For information, this is the answer provided by ‘Dignity in Dying’ when I enquired about the difference between shortening someone’s life by putting them on the LCP and actively assisting them to die:
‘Under an assisted dying law, a patient could only have an assisted death if they had made several requests for assisted dying and met all the safeguards. The patient would self-administer the life ending medication. A terminally ill person could start the process of requesting an assisted death when they had a prognosis of 12 months or less to live
This is very different to the Liverpool Care Pathway, which is about managing symptoms when a person is dying – a day or two from death at most. The principle behind the LCP is that treatment, including artificial hydration and nutrition, may be withdrawn to make the process of dying better in the last hours of life. Even though it sounds alarming, dying people may not be able to take in nutrition and fluids and in many cases it would be harmful and result in very distressing symptoms to continue with such treatment. Your email reflects the media coverage that families have not been told about the use of the LCP in some cases. Whilst research shows that poor communication around the LCP is not the norm, the media cases are concerning.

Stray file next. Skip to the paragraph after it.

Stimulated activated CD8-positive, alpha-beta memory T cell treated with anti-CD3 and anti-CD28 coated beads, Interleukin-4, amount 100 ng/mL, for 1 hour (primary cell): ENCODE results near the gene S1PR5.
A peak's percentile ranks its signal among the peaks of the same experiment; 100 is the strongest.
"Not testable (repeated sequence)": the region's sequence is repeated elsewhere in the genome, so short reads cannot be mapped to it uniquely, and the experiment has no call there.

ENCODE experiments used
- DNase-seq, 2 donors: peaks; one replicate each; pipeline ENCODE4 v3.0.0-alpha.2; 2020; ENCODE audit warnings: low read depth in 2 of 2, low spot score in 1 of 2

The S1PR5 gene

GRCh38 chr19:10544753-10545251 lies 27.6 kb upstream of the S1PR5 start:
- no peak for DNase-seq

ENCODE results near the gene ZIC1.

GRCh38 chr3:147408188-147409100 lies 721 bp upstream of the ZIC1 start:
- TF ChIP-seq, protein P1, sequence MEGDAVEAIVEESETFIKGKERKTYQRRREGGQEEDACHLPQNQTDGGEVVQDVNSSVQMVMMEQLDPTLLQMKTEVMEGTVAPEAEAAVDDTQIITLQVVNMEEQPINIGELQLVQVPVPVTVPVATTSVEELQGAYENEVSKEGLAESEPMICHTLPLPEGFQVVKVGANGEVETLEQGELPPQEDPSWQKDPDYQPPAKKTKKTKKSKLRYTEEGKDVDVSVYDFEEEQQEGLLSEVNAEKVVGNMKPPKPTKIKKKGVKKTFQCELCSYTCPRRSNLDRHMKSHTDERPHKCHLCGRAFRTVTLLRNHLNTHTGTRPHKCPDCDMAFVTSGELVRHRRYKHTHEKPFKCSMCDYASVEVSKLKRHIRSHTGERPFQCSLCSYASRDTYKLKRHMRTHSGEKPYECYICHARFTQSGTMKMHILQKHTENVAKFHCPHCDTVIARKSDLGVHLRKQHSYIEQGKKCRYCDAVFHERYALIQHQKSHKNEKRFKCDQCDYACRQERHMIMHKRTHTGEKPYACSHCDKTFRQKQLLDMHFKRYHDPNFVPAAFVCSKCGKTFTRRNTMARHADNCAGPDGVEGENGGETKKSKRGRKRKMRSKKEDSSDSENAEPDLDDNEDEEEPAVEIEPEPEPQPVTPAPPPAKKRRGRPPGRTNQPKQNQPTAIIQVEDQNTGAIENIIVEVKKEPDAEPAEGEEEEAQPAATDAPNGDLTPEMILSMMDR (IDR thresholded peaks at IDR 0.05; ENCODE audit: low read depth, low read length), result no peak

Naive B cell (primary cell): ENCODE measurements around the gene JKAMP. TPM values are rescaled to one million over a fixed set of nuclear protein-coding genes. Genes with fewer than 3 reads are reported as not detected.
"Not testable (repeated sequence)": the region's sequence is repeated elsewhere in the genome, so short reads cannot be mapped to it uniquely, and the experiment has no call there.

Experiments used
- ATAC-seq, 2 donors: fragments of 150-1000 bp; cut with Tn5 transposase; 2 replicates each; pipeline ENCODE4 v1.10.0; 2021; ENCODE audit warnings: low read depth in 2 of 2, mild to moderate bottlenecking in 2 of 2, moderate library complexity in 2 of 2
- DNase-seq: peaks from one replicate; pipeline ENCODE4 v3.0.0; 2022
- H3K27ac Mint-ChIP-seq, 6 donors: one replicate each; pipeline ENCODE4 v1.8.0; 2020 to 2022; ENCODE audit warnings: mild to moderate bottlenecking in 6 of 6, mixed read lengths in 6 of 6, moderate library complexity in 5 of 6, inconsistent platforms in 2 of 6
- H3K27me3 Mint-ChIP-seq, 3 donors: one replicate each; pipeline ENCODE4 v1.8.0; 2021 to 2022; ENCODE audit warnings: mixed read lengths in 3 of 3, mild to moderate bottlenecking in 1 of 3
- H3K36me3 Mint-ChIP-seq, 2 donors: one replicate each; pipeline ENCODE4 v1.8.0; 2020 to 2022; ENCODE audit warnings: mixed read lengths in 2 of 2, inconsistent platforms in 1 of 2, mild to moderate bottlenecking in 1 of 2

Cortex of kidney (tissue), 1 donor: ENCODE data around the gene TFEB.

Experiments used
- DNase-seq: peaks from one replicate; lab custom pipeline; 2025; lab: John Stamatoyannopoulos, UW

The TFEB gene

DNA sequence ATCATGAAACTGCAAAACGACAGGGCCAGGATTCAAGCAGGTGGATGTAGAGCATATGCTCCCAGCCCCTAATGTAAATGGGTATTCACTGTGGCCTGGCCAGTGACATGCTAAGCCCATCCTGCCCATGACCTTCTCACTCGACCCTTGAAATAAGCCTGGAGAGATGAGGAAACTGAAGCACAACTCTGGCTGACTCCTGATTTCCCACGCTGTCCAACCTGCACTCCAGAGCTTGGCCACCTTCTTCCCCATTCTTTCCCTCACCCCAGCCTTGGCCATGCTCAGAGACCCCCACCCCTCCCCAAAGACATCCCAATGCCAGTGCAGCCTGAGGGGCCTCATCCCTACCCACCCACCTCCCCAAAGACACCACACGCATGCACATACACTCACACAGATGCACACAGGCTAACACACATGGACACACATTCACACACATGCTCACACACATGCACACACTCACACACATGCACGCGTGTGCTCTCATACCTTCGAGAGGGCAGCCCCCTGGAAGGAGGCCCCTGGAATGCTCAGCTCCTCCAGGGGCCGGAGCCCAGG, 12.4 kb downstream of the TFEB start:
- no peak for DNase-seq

Even if the worst claims about the LCP were true, this would be completely different to the patient-centric, choice based, safeguarded assisted dying process that we propose.
In terms of Dignity in Dying and Compassion in Dying, we are closely monitoring the research and the media reporting around the LCP.
In terms of the government, there is currently an independent review of the Liverpool Care Pathway in progress – members of the public are encouraged to email the review team about their experiences of/views on the LCP at firstname.lastname@example.org. There is more information on the review here: http://www.dh.gov.uk/health/2013/02/liv-care-pathway/.’